Jure Robic, the Slovene soldier who might be the world’s best ultra-endurance athlete, lives in a small fifth-floor apartment near the railroad tracks in the town of Koroska Bela. By nature and vocation, Robic is a sober-minded person, but when he appears at his doorway, he is smiling. Not a standard-issue smile, but a wild and fidgety grin, as if he were trying to contain some huge and mysterious secret.
Were Jure Robic to undergo a brain scan, the image would probably look something like the one on the right.
In this 2003 experiment at Wake Forest University Baptist Medical Center, subjects had heat (120 degrees Fahrenheit) applied to a small patch of skin while their brains were scanned using functional magnetic resonance imaging, which measures electrical impulses and blood flow.
Those who reported low levels of discomfort showed minimal activity in the brain's pain centers. The brains of more sensitive subjects, however, lit up in several key areas, including the anterior cingulate cortex, which scientists suspect might play a key role in the link between pain and emotion.
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Robic catches himself, strides inside and proceeds to lead a swift tour of his spare, well-kept apartment. Here is his kitchen. Here is his bike. Here are his wife, Petra, and year-old son, Nal. Here, on the coffee table, are whiskey, Jägermeister, bread, chocolate, prosciutto and an inky, vegetable-based soft drink he calls Communist Coca-Cola, left over from the old days. And here, outside the window, veiled by the nightly ice fog, stand the Alps and the Austrian border. Robic shows everything, then settles onto the couch. It’s only then that the smile reappears, more nervous this time, as he pulls out a DVD and prepares to reveal the unique talent that sets him apart from the rest of the world: his insanity.
Tonight, Robic’s insanity exists only in digitally recorded form, but the rest of the time it swirls moodily around him, his personal batch of ice fog. Citizens of Slovenia, a tiny, sports-happy country that was part of the former Yugoslavia until 1991, might glow with beatific pride at the success of their ski jumpers and handballers, but they tend to become a touch unsettled when discussing Robic, who for the past two years has dominated ultracycling’s hardest, longest races. They are proud of their man, certainly, and the way he can ride thousands of miles with barely a rest. But they’re also a little, well, concerned. Friends and colleagues tend to sidle together out of Robic’s earshot and whisper in urgent, hospital-corridor tones.
‘‘He pushes himself into madness,’’ says Tomaz Kovsca, a journalist for Slovene television. ‘‘He pushes too far.’’ Rajko Petek, a 35-year-old fellow soldier and friend who is on Robic’s support crew, says: ‘‘What Jure does is frightening. Sometimes during races he gets off his bike and walks toward us in the follow car, very angry.’’
What do you do then?
Petek glances carefully at Robic, standing a few yards off. ‘‘We lock the doors,’’ he whispers.
When he overhears, Robic heartily dismisses their unease. ‘‘They are joking!’’ he shouts. ‘‘Joking!’’ But in quieter moments, he acknowledges their concern, even empathizes with it — though he’s quick to assert that nothing can be done to fix the problem. Robic seems to regard his racetime bouts with mental instability as one might regard a beloved but unruly pet: awkward and embarrassing at times, but impossible to live without.‘‘During race, I am going crazy, definitely,’’ he says, smiling in bemused despair. ‘‘I cannot explain why is that, but it is true.’’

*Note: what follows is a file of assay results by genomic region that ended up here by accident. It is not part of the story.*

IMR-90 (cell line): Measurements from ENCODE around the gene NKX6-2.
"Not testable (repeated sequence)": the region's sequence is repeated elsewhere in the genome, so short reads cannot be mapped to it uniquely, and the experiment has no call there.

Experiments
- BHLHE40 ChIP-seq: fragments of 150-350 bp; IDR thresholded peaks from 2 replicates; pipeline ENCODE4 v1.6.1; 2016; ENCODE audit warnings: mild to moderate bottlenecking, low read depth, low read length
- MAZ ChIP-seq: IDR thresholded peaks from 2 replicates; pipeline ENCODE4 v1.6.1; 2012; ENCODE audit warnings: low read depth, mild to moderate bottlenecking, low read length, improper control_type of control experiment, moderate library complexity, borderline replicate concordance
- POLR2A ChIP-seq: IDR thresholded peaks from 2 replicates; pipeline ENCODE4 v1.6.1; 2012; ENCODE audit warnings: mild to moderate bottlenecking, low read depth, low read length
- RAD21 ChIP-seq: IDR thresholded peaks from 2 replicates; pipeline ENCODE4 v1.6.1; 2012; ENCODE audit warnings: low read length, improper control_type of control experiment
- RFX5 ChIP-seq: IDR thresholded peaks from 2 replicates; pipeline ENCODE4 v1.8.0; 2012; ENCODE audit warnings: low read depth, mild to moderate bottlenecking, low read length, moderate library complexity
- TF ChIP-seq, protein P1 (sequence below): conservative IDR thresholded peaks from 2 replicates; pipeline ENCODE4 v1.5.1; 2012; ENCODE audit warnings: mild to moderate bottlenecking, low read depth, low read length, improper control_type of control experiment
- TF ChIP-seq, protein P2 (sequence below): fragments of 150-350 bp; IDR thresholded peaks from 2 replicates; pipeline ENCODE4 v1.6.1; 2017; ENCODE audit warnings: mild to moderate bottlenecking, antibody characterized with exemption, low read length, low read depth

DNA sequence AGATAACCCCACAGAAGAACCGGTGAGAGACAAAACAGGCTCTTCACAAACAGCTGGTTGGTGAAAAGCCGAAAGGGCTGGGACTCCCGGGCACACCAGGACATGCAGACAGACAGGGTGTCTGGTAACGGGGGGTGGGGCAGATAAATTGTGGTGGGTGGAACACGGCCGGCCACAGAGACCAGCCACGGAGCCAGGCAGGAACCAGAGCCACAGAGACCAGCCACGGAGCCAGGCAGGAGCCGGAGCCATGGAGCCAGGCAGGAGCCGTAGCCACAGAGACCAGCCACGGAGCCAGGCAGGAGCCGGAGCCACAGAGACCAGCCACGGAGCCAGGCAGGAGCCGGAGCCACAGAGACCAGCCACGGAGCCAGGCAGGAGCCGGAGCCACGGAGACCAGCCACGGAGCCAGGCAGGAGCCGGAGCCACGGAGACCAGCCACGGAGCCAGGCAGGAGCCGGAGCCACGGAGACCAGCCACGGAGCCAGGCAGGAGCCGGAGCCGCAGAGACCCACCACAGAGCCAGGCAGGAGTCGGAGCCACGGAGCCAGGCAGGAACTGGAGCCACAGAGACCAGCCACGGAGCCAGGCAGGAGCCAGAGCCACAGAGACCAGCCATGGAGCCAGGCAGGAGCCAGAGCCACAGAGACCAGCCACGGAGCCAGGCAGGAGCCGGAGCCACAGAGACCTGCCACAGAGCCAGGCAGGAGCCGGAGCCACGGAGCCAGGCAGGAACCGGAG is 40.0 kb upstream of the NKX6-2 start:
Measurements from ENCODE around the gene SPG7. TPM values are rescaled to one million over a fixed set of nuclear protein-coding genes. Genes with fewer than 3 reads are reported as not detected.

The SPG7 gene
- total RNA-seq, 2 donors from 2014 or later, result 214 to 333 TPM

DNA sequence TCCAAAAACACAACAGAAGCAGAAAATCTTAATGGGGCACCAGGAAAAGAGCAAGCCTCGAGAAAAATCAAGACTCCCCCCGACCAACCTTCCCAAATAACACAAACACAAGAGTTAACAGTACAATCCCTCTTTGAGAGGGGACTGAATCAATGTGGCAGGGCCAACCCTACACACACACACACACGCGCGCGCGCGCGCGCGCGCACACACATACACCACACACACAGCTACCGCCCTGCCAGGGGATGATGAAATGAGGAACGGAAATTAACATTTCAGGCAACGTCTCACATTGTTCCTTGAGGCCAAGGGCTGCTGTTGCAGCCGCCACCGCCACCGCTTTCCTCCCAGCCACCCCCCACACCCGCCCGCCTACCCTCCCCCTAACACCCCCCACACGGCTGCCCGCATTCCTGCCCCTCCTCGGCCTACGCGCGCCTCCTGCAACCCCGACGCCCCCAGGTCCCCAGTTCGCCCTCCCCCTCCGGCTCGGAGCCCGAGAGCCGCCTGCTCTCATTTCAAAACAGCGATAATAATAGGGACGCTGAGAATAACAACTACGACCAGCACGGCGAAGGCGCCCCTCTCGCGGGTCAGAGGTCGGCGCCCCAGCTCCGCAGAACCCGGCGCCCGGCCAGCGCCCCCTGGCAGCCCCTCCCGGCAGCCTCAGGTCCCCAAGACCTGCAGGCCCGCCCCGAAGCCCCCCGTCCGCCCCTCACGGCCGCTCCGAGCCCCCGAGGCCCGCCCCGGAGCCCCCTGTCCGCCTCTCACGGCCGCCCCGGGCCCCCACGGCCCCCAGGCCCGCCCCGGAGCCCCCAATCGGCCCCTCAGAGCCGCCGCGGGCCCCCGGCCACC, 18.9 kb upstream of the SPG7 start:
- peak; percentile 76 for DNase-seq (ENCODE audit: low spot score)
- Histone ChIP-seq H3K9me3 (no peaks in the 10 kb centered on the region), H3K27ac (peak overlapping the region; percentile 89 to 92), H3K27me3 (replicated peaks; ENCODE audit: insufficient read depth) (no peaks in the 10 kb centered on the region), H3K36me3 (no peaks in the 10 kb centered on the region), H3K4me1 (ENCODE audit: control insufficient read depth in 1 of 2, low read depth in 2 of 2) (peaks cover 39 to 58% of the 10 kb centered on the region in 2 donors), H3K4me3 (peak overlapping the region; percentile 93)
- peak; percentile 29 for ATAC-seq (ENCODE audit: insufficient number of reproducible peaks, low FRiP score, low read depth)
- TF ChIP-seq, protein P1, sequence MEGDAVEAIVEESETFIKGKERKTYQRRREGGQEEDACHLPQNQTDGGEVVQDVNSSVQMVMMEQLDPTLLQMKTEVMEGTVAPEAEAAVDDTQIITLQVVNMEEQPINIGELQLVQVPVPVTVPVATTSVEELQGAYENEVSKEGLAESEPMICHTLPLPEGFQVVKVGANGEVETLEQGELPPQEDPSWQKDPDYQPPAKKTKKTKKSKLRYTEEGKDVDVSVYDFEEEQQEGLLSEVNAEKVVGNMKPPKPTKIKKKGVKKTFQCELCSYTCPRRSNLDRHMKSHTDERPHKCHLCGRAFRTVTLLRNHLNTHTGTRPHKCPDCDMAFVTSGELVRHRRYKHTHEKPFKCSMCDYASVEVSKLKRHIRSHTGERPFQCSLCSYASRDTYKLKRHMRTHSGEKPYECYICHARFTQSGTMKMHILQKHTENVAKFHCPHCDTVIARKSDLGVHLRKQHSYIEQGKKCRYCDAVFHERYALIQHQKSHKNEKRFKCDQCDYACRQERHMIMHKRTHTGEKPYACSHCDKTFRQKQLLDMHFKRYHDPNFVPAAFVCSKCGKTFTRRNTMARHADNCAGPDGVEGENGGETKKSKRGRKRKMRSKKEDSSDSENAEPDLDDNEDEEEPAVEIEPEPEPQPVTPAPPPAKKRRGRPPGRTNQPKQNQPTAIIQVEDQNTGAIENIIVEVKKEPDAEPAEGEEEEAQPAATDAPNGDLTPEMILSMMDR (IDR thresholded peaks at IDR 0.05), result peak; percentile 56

The craziness is methodical, however, and Robic and his crew know its pattern by heart. Around Day 2 of a typical weeklong race, his speech goes staccato. By Day 3, he is belligerent and sometimes paranoid. His short-term memory vanishes, and he weeps uncontrollably. The last days are marked by hallucinations: bears, wolves and aliens prowl the roadside; asphalt cracks rearrange themselves into coded messages. Occasionally, Robic leaps from his bike to square off with shadowy figures that turn out to be mailboxes. In a 2004 race, he turned to see himself pursued by a howling band of black-bearded men on horseback.
‘‘Mujahedeen, shooting at me,’’ he explains. ‘‘So I ride faster.’’
His wife, a nurse, interjects: ‘‘The first time I went to a race, I was not prepared to see what happens to his mind. We nearly split up.’’
The DVD spins, and the room vibrates with Wagner. We see a series of surreal images that combine violence with eerie placidity, like a Kubrick film. Robic’s spotlit figure rides through the dark in the driving rain. Robic gasps some unheard plea to a stone-faced man in fatigues who’s identified as his crew chief. Robic curls fetuslike on the pavement of a Pyrenean mountain road, having fallen asleep and simply tipped off his bike. Robic stalks the crossroads of a nameless French village at midnight, flailing his arms, screaming at his support crew. A baffled gendarme hurries to the scene, asking, Quel est le problème? I glance at Robic, and he’s staring at the screen, too.
‘‘In race, everything inside me comes out,’’ he says, shrugging. ‘‘Good, bad, everything. My mind, it begins to do things on its own. I do not like it, but this is the way I must go to win the race.’’
Over the past two years, Robic, who is 40 years old, has won almost every race he has entered, including the last two editions of ultracycling’s biggest event, the 3,000-mile Insight Race Across America (RAAM). In 2004, Robic set a world record in the 24-hour time trial by covering 518.7 miles. Last year, he did himself one better, following up his RAAM victory with a victory six weeks later in Le Tour Direct, a 2,500-mile race on a course contrived from classic Tour de France routes. Robic finished in 7 days and 19 hours, and climbed some 140,000 feet, the equivalent of nearly five trips up Mount Everest. ‘‘That’s just mind-boggling,’’ says Pete Penseyres, a two-time RAAM solo champion. ‘‘I can’t envision doing two big races back to back. The mental part is just too hard.’’